Geo: 8.73, 76.72When we start to develop...unconditional acceptance of ourselves, then we're really taking care of ourselves in a way that pays off. We feel more at home with our own bodies and minds and more at home in the world. As our kindness for ourselves grows, so does our kindness for other people." Pema Chodron
Everyone looks so vibrant and healthy here in Varkala. There are masses of yoga-body women of all ages with glowing faces, tight, lithe bodies, long hair pulled up into loose ponytails. Many wear snug-fitting LuluLemon-like yoga clothes covered with the flowy cotton Indian clothing being sold at every little shop along the cliff edge here.
I'm having a yoga crisis. How can something that is so good feel so hard and unsatisfying to me? My belly fat prevents the free flow of my breath in many of the poses. I feel like I am suffocating as I cannot get any air in when my belly compresses, even though I have Shiva, my teacher, encouraging me to "bareeeeaaaathe deeeeeeply". My knees hurt too much to do 90%!o(MISSING)f the movements the way he is instructing me to do them and, as I gathered before
I came here, it is not the style of instruction to offer variations, props or adjustments. Thankfully, I have had been to enough yoga classes at home to know how to modify poses.
And, because I have been injured for the last 18 months (although I could have maintained better core and upper body fitness, I didn't. I attended Pilates and restorative yoga classes irregularly), I am not strong enough to do some of the poses such as the shoulder stand and plough or crow. I have never - even at my fittest - been able to do double leg raises as they hurt my back yet I tried them anyway in the heat of the moment and guess what? They hurt my back.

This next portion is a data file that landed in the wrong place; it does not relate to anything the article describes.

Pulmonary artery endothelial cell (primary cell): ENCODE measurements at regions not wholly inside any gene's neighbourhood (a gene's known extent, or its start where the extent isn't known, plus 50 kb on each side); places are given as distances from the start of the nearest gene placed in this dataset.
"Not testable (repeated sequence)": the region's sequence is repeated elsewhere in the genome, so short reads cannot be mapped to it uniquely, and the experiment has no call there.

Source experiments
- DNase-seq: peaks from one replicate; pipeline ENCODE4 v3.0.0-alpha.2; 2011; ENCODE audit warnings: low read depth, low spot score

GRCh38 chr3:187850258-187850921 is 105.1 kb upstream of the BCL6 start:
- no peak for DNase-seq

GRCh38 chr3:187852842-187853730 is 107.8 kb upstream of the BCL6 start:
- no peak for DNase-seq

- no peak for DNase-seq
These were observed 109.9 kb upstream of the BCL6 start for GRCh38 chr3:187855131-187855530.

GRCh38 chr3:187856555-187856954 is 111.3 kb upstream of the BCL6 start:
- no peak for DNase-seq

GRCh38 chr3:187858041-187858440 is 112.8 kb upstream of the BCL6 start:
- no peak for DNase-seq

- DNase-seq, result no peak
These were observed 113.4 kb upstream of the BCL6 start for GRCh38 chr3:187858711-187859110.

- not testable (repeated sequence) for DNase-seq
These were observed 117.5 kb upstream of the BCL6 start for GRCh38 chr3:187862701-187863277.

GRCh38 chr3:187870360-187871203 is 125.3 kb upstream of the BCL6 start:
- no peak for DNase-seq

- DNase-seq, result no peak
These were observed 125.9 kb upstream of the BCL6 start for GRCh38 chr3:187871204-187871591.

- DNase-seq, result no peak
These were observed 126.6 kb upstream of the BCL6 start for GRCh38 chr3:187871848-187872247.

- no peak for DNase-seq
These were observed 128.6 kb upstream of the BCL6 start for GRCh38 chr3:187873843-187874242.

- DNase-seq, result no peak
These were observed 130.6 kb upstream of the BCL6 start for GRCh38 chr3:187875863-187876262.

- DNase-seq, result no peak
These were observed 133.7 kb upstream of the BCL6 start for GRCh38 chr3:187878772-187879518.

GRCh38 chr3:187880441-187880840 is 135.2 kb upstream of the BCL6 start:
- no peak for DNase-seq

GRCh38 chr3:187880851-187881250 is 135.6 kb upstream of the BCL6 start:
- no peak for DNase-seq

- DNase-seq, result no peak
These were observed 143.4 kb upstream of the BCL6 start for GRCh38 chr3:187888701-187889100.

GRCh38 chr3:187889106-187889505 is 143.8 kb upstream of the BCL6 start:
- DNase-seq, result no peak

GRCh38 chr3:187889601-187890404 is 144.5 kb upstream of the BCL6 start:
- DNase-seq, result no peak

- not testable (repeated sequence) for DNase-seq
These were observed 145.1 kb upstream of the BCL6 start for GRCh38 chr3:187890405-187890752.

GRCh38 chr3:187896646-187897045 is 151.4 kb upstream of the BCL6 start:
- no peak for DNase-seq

I am trying not to allow my mind to limit me, to be 'non-compliant', to go at a pace that works for me; it is very discouraging. I can't help feeling like a yoga-failure (judgments!). I drag myself the kilometre back to our room after class, politely saying "no thank you" to every vendor who calls me into their shop. Bagged, over-heated and not exactly connected spiritually, I feel like I want to go to
class less and less with each proceeding class.
How can I accept this one and only precious body of mine as it is among all these other bodies? I know it is my ego that speaks to the body comparisons and I can't help myself from making them - a long-time habit of mine. I know that the breath work of this yoga is so good for me and that my lungs and body are loving all this new-found oxygen. I know I am making up stories about what is going on for me and I don't have to believe those stories.
How can I feel ease and peace in something that feels nothing like either of them? Where are all the overweight, arthritic people of the world because they certainly aren't here doing yoga?! And where are the Indian women who look more like me with soft curves and round bodies? I haven't seen one in class.
Maybe my Pitta dosha gets too fiery, my Vata out of balance from struggling breath and/or my Kapha wants gentler movement. I take a deep breath, relax my shoulders, listen to Pema Chodron's wise words at the beginning
of this blog and find peaceful ease within. Maybe yoga is simply not a good fit for me or maybe I need to do my own gentle practice.
I think I'll go swimming.
To see more of Jim's photos and in higher resolution, visit his Flickr site.
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